Winning by a nose: promising news for spinal cord injury patients

Researchers from Virginia Commonwealth University have identified a new anti-tumor gene called SARI that can interact with and suppress a key protein that is overexpressed in 90 percent of human cancers. The discovery could one day lead to an effective gene therapy for cancer. According to Paul B. Fisher, M.Ph., Ph.D., professor and chair of

Full Post: New anti-tumor gene called SARI

Cells from the human nose are showing further promise in remediating spinal cord injury, according to research from the University of New South Wales (UNSW).

Six weeks after injecting cells from the human nose (olfactory ensheathing glia) into the injured spinal cords of rats, the researchers found improvements in the animals’ movement.

“We found improvements in hind limb function of these animals,” said Dr Catherine Gorrie, from the Neural Injury Research Unit at UNSW. “They performed significantly better on locomotive tasks than those who didn’t have the injections.”

This is the first time that cells from the human nose have been used on rats with such injuries, which is an important step towards future clinical trials in humans.

The work has just been presented at the Society for Neuroscience Conference in Washington, DC.

Spinal cord injury affects about 12,000 Australians and there are 300-400 new cases each year, according to StepAhead Australia.

“One of the real positives about using these cells is that they are very accessible,” said Dr Gorrie, who is based in the School of Medical Sciences. “It’s a relatively simple procedure to take them from the patient and grow more of them and then insert them back into the same person. This reduces the risk of rejection.”

Olfactory ensheathing glia are a special type of cell that normally help to guide new nerve fibres from the lining of the nose into the brain throughout life. These cells have unique properties that may be used to guide new spinal cord nerve fibres after injury.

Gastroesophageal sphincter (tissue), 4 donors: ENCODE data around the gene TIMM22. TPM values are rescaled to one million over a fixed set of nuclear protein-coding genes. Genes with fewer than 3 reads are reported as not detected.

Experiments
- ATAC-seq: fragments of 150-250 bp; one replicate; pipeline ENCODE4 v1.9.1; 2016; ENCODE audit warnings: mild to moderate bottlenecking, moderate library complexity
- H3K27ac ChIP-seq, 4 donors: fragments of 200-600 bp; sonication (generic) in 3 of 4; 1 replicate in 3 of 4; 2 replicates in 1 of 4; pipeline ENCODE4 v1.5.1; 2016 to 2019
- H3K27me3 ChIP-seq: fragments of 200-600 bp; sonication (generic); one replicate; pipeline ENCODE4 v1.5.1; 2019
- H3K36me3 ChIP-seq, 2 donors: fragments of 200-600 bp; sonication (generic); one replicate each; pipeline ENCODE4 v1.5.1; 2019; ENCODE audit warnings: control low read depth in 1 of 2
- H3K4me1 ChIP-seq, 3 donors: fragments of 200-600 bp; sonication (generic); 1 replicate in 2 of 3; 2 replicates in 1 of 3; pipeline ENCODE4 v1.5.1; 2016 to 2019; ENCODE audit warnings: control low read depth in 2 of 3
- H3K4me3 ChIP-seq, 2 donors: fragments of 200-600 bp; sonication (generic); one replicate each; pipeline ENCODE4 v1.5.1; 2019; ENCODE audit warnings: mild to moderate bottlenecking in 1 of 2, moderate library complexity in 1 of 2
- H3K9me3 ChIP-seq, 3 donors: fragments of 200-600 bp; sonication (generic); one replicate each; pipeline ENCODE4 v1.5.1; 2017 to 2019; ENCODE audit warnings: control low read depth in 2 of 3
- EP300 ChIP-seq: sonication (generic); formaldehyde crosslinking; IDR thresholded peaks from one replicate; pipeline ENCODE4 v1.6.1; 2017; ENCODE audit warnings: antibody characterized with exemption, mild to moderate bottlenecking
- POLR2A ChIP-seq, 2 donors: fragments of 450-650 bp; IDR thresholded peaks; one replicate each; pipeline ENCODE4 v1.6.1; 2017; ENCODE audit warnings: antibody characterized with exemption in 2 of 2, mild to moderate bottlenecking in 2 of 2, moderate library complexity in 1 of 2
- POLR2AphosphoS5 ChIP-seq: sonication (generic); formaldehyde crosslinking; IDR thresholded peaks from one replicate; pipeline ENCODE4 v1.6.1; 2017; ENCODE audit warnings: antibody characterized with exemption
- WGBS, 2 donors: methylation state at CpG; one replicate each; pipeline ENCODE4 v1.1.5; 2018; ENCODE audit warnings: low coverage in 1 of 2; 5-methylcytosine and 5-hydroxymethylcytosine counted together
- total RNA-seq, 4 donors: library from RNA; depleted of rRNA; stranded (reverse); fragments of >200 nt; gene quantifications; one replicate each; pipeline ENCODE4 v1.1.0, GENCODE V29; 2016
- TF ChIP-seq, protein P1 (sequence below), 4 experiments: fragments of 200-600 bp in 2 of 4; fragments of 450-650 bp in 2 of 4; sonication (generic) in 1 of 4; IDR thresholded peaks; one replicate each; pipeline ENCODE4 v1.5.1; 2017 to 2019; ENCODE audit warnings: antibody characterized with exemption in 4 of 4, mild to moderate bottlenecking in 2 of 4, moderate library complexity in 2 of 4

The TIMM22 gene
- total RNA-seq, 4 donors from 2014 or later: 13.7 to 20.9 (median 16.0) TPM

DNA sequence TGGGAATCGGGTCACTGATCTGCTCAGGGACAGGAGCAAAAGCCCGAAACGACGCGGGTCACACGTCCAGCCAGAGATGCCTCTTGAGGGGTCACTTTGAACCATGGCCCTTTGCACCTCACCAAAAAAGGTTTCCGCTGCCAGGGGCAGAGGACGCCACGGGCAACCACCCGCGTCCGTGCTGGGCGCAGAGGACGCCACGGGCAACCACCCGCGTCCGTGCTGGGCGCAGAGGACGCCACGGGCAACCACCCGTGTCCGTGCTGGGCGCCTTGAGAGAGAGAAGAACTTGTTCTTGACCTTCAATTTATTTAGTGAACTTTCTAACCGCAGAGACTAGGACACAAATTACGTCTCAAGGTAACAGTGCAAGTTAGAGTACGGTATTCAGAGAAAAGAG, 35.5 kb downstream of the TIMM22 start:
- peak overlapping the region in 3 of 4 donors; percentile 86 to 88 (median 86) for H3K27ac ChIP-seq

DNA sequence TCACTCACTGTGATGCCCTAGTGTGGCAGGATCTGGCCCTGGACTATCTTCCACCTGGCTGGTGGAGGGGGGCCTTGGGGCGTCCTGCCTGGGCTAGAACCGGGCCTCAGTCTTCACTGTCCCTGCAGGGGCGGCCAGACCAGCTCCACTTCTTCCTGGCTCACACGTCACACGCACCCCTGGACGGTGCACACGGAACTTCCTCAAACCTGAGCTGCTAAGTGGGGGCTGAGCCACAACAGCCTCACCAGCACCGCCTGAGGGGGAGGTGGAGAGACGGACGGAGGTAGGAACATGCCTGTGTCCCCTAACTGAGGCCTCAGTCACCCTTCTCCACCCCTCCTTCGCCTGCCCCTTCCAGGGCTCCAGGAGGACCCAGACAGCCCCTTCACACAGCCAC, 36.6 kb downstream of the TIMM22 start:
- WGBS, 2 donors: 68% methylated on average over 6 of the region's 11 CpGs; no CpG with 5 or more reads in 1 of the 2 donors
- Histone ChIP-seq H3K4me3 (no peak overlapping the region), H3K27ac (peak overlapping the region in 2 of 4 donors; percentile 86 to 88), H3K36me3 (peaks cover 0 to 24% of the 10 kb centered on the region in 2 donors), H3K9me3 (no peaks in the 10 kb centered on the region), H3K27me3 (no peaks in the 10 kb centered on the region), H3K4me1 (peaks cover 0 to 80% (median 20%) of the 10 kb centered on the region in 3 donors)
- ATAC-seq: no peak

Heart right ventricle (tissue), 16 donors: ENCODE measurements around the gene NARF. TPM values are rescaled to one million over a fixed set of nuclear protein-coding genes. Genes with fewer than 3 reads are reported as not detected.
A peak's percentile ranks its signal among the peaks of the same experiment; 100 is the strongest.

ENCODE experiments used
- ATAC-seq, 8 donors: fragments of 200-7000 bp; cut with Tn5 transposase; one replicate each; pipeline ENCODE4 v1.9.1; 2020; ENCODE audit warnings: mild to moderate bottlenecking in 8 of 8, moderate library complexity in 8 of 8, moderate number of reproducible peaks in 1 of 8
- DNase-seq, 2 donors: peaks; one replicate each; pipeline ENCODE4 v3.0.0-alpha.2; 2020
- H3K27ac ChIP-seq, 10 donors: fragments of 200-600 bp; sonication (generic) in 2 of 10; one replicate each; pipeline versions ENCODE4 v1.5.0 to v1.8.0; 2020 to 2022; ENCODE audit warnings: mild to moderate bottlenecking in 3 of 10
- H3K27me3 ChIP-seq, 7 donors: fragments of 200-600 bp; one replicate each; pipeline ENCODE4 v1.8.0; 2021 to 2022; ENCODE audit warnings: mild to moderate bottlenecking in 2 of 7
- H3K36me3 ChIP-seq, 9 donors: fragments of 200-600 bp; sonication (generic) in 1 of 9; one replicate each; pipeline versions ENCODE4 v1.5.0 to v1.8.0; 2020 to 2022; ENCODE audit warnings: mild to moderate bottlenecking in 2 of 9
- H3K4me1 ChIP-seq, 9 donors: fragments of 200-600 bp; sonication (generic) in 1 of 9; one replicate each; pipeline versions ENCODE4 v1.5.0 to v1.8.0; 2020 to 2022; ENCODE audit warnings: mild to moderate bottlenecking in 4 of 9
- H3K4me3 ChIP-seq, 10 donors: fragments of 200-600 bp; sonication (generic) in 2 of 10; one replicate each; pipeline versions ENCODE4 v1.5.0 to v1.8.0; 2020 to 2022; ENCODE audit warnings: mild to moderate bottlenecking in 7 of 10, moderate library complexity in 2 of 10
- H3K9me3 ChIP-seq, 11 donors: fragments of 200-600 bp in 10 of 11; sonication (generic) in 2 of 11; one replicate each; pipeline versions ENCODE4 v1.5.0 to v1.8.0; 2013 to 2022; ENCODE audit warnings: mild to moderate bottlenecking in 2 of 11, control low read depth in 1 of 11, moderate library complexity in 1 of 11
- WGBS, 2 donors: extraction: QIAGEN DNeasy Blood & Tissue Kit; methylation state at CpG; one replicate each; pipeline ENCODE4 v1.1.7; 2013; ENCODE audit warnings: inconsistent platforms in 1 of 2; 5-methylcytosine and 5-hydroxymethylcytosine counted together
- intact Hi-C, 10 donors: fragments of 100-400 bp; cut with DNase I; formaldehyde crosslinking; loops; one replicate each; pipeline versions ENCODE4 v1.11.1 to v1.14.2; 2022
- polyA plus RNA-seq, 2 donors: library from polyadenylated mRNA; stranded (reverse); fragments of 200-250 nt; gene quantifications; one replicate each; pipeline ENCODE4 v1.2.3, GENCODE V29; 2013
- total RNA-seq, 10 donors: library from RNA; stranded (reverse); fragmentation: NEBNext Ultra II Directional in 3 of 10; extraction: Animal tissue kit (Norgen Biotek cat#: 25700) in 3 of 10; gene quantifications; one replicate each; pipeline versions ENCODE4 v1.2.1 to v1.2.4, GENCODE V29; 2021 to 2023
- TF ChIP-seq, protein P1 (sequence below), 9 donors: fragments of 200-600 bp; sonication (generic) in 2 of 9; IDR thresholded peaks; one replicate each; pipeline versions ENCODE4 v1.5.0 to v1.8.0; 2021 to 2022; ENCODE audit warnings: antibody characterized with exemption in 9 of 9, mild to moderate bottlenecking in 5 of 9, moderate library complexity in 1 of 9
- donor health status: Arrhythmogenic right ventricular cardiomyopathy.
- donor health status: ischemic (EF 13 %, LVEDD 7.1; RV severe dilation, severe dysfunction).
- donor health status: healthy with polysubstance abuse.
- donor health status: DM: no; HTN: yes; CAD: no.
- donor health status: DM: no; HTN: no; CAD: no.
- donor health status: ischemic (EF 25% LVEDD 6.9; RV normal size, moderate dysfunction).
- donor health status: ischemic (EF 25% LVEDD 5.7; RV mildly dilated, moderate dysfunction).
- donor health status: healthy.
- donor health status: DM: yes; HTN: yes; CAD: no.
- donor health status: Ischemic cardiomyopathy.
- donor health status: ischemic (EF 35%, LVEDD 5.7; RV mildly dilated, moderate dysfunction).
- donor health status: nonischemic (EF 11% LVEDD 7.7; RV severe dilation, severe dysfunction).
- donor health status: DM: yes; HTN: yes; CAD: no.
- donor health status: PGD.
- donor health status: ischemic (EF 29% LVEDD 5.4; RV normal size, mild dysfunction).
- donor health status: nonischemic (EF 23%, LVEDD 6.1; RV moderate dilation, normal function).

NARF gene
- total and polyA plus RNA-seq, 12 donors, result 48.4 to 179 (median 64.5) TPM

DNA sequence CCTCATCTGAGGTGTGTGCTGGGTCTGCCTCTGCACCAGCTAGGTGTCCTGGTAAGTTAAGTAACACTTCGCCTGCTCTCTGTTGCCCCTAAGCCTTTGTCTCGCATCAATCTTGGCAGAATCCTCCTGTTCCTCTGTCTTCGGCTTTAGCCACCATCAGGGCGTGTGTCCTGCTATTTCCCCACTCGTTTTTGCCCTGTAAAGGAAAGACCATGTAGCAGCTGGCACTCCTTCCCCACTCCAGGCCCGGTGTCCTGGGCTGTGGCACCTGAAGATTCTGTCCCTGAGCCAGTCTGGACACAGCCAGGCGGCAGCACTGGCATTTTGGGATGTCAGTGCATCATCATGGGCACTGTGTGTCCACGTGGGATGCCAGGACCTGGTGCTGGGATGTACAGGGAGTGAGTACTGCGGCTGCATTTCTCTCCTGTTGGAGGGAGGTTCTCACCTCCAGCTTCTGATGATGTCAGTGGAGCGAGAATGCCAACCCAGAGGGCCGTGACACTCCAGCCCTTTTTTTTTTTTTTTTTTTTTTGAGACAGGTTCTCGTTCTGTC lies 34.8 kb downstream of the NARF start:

Previous work from the Neural Injury Research Unit shows that a delayed transplantation of cells is more effective than injections given at the time of injury. In this case, the animals were given the cells a week after the injury.

“We think these cells have a lot of potential,” said Dr Gorrie. “What we want to do now is determine what makes these cells effective.”

The National Adult Stem Cell Research Centre, Griffith University (QLD) was a collaborator, preparing the cells for the project.


According to Australian scientists help for spine injury victims could be just a sniff away - researchers from the University of New South Wales in Sydney say stem cells taken from the nose could help spinal injury victims regain movement. The team have conducted tests on paralysed rats which found they were able to

Full Post: Help for spine injury victims could be just a sniff away

Neuralstem, Inc. announced this morning that it has filed an Investigational New Drug (IND) application with the U.S. Food and Drug Administration (FDA) to begin a clinical trial to treat amyotrophic lateral sclerosis (ALS or Lou Gehrig’s disease). The Company is planning to treat ALS patients through spinal injections of its stem cells via its

Full Post: Neuralstem files IND for amyotrophic lateral sclerosis stem cell trial

Neuralstem, Inc. announced today that it has entered into a collaboration with Professor Guido Nikkah Ph.D, of Albert-Ludwigs-University in Freiburg, Germany, to advance development of Neuralstem’s human neural stem cell therapies. The collaboration with Professor Nikkah will focus on Huntington’s disease. “We are pleased to have established this collaboration in Germany” said Richard Garr, Neuralstem President

Full Post: Neuralstem enters stem cell collaboration for Huntington’s disease in Germany

A study published in the current issue of Cell Transplantation (Vol.17, No. suggests that mature adipocytes - fat cells - could become a source for cell replacement therapy to treat central nervous system disorders. According to the study’s lead researcher, Dr. Yuki Ohta of the Institute of Medical Science, St. Mariana University School of

Full Post: Transplanted fat cells restore function after spinal cord injury

Researchers at the University of Southern California (USC) have identified a novel mechanism in the regulation and differentiation of neural stem cells. Researchers found that the protein receptor Ryk has a key role in the differentiation of neural stem cells, and demonstrated a signaling mechanism that regulates neuronal differentiation as stem cells begin to grow

Full Post: Discovery of mechanism that regulates the development of stem cells into neurons